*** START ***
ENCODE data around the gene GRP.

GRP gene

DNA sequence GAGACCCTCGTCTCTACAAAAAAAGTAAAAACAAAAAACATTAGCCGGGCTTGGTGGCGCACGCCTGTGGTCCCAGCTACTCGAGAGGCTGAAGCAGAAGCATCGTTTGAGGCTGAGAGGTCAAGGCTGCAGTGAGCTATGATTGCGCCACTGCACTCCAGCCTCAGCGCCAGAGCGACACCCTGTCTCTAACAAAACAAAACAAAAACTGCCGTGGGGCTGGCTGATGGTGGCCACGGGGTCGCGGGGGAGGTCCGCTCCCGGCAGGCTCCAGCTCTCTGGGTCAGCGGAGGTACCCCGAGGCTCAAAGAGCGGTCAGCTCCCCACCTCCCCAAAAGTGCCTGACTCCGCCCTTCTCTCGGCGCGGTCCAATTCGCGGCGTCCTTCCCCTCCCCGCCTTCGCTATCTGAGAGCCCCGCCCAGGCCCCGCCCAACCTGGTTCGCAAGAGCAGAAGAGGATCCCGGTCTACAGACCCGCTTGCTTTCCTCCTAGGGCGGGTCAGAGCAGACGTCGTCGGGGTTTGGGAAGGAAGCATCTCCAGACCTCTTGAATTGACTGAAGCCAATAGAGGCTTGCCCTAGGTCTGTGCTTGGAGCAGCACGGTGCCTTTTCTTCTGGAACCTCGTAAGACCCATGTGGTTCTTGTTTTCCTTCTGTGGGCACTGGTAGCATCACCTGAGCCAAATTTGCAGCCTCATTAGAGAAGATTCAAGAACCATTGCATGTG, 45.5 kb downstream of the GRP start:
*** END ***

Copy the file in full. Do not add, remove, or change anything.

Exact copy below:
ENCODE data around the gene GRP.

GRP gene

DNA sequence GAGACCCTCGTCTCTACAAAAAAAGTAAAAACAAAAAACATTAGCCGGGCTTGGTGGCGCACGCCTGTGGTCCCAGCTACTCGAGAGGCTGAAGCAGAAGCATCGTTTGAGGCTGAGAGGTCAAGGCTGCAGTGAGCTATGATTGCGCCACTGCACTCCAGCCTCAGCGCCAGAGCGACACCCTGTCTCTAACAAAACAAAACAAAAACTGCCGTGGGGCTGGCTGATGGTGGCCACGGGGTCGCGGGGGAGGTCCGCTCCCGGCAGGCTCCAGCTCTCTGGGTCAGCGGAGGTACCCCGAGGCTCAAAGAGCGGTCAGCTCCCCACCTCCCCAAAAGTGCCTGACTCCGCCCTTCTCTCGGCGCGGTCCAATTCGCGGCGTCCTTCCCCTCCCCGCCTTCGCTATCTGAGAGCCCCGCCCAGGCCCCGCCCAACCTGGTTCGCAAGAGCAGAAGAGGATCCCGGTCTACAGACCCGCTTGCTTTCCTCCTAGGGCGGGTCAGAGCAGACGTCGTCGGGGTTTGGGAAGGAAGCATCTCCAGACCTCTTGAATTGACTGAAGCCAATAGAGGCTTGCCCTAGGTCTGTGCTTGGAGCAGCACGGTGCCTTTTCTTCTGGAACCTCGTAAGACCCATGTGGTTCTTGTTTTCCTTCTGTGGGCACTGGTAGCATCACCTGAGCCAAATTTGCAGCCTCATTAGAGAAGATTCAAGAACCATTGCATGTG, 45.5 kb downstream of the GRP start: